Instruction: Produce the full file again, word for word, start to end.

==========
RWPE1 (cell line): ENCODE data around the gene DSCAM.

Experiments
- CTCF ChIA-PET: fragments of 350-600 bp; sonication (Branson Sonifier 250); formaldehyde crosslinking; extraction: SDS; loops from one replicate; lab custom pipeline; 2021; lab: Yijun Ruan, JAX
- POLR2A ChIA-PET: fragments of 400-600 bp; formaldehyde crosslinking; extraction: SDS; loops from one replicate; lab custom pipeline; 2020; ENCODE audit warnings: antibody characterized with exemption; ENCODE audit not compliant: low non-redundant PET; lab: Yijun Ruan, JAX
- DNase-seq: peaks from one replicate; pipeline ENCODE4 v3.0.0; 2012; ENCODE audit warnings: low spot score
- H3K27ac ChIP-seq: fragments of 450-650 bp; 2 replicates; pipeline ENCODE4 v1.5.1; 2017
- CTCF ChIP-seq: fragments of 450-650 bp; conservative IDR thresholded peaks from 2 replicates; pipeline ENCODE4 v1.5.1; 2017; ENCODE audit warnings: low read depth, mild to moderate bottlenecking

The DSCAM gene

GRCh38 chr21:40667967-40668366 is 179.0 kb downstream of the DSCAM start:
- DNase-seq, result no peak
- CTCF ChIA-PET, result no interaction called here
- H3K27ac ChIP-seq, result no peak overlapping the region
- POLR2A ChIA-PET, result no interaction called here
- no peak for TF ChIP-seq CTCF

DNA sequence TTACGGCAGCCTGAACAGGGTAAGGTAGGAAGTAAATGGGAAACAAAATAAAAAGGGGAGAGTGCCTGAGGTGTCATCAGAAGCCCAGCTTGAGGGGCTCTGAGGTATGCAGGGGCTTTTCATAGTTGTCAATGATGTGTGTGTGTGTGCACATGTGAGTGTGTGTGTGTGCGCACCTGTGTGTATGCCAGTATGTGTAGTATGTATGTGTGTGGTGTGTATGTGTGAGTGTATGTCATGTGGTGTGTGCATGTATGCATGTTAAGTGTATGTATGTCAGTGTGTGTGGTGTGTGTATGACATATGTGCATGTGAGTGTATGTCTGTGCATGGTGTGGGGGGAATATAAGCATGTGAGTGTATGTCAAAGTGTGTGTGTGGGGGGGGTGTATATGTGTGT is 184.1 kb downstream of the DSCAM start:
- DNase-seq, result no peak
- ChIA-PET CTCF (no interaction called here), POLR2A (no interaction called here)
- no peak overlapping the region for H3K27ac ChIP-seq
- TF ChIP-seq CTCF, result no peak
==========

RWPE1 (cell line): ENCODE data around the gene DSCAM.

Experiments
- CTCF ChIA-PET: fragments of 350-600 bp; sonication (Branson Sonifier 250); formaldehyde crosslinking; extraction: SDS; loops from one replicate; lab custom pipeline; 2021; lab: Yijun Ruan, JAX
- POLR2A ChIA-PET: fragments of 400-600 bp; formaldehyde crosslinking; extraction: SDS; loops from one replicate; lab custom pipeline; 2020; ENCODE audit warnings: antibody characterized with exemption; ENCODE audit not compliant: low non-redundant PET; lab: Yijun Ruan, JAX
- DNase-seq: peaks from one replicate; pipeline ENCODE4 v3.0.0; 2012; ENCODE audit warnings: low spot score
- H3K27ac ChIP-seq: fragments of 450-650 bp; 2 replicates; pipeline ENCODE4 v1.5.1; 2017
- CTCF ChIP-seq: fragments of 450-650 bp; conservative IDR thresholded peaks from 2 replicates; pipeline ENCODE4 v1.5.1; 2017; ENCODE audit warnings: low read depth, mild to moderate bottlenecking

The DSCAM gene

GRCh38 chr21:40667967-40668366 is 179.0 kb downstream of the DSCAM start:
- DNase-seq, result no peak
- CTCF ChIA-PET, result no interaction called here
- H3K27ac ChIP-seq, result no peak overlapping the region
- POLR2A ChIA-PET, result no interaction called here
- no peak for TF ChIP-seq CTCF

DNA sequence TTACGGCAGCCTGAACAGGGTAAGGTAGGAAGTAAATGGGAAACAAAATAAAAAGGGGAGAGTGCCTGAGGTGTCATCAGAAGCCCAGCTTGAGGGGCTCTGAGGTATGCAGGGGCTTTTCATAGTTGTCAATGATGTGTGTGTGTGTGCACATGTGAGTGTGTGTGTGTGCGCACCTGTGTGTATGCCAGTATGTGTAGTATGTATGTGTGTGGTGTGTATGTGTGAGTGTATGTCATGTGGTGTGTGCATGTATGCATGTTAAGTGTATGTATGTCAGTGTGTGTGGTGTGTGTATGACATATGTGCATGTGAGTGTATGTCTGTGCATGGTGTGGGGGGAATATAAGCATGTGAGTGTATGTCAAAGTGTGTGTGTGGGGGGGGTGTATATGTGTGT is 184.1 kb downstream of the DSCAM start:
- DNase-seq, result no peak
- ChIA-PET CTCF (no interaction called here), POLR2A (no interaction called here)
- no peak overlapping the region for H3K27ac ChIP-seq
- TF ChIP-seq CTCF, result no peak